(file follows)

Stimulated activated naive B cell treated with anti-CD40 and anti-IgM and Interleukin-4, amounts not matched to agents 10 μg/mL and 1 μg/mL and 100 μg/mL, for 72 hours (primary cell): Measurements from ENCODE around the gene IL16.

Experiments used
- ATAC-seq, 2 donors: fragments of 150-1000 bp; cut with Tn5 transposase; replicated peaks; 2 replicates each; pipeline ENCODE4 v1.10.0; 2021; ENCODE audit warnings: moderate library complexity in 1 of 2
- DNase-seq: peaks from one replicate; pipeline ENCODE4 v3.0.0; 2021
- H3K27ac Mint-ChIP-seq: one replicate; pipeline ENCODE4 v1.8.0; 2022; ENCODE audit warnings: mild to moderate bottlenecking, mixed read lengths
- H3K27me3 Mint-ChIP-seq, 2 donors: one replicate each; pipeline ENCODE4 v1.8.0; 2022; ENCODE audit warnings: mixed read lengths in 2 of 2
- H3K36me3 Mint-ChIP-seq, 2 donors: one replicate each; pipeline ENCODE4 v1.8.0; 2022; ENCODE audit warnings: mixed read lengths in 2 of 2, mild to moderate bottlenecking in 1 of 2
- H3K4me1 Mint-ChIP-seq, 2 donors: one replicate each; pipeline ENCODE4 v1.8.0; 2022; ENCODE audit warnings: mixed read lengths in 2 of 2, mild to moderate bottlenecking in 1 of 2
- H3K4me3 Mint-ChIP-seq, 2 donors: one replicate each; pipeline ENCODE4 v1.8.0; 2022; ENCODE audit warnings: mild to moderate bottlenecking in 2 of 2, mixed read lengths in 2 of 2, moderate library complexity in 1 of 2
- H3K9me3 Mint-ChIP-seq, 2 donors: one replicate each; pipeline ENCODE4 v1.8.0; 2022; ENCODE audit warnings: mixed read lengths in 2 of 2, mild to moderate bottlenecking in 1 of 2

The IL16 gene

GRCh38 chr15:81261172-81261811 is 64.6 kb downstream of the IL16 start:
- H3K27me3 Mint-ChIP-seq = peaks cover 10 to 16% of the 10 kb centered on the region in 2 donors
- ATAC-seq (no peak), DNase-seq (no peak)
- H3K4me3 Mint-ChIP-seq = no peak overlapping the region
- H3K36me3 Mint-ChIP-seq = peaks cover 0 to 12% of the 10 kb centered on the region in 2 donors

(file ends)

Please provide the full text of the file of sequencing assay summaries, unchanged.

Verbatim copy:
Stimulated activated naive B cell treated with anti-CD40 and anti-IgM and Interleukin-4, amounts not matched to agents 10 μg/mL and 1 μg/mL and 100 μg/mL, for 72 hours (primary cell): Measurements from ENCODE around the gene IL16.

Experiments used
- ATAC-seq, 2 donors: fragments of 150-1000 bp; cut with Tn5 transposase; replicated peaks; 2 replicates each; pipeline ENCODE4 v1.10.0; 2021; ENCODE audit warnings: moderate library complexity in 1 of 2
- DNase-seq: peaks from one replicate; pipeline ENCODE4 v3.0.0; 2021
- H3K27ac Mint-ChIP-seq: one replicate; pipeline ENCODE4 v1.8.0; 2022; ENCODE audit warnings: mild to moderate bottlenecking, mixed read lengths
- H3K27me3 Mint-ChIP-seq, 2 donors: one replicate each; pipeline ENCODE4 v1.8.0; 2022; ENCODE audit warnings: mixed read lengths in 2 of 2
- H3K36me3 Mint-ChIP-seq, 2 donors: one replicate each; pipeline ENCODE4 v1.8.0; 2022; ENCODE audit warnings: mixed read lengths in 2 of 2, mild to moderate bottlenecking in 1 of 2
- H3K4me1 Mint-ChIP-seq, 2 donors: one replicate each; pipeline ENCODE4 v1.8.0; 2022; ENCODE audit warnings: mixed read lengths in 2 of 2, mild to moderate bottlenecking in 1 of 2
- H3K4me3 Mint-ChIP-seq, 2 donors: one replicate each; pipeline ENCODE4 v1.8.0; 2022; ENCODE audit warnings: mild to moderate bottlenecking in 2 of 2, mixed read lengths in 2 of 2, moderate library complexity in 1 of 2
- H3K9me3 Mint-ChIP-seq, 2 donors: one replicate each; pipeline ENCODE4 v1.8.0; 2022; ENCODE audit warnings: mixed read lengths in 2 of 2, mild to moderate bottlenecking in 1 of 2

The IL16 gene

GRCh38 chr15:81261172-81261811 is 64.6 kb downstream of the IL16 start:
- H3K27me3 Mint-ChIP-seq = peaks cover 10 to 16% of the 10 kb centered on the region in 2 donors
- ATAC-seq (no peak), DNase-seq (no peak)
- H3K4me3 Mint-ChIP-seq = no peak overlapping the region
- H3K36me3 Mint-ChIP-seq = peaks cover 0 to 12% of the 10 kb centered on the region in 2 donors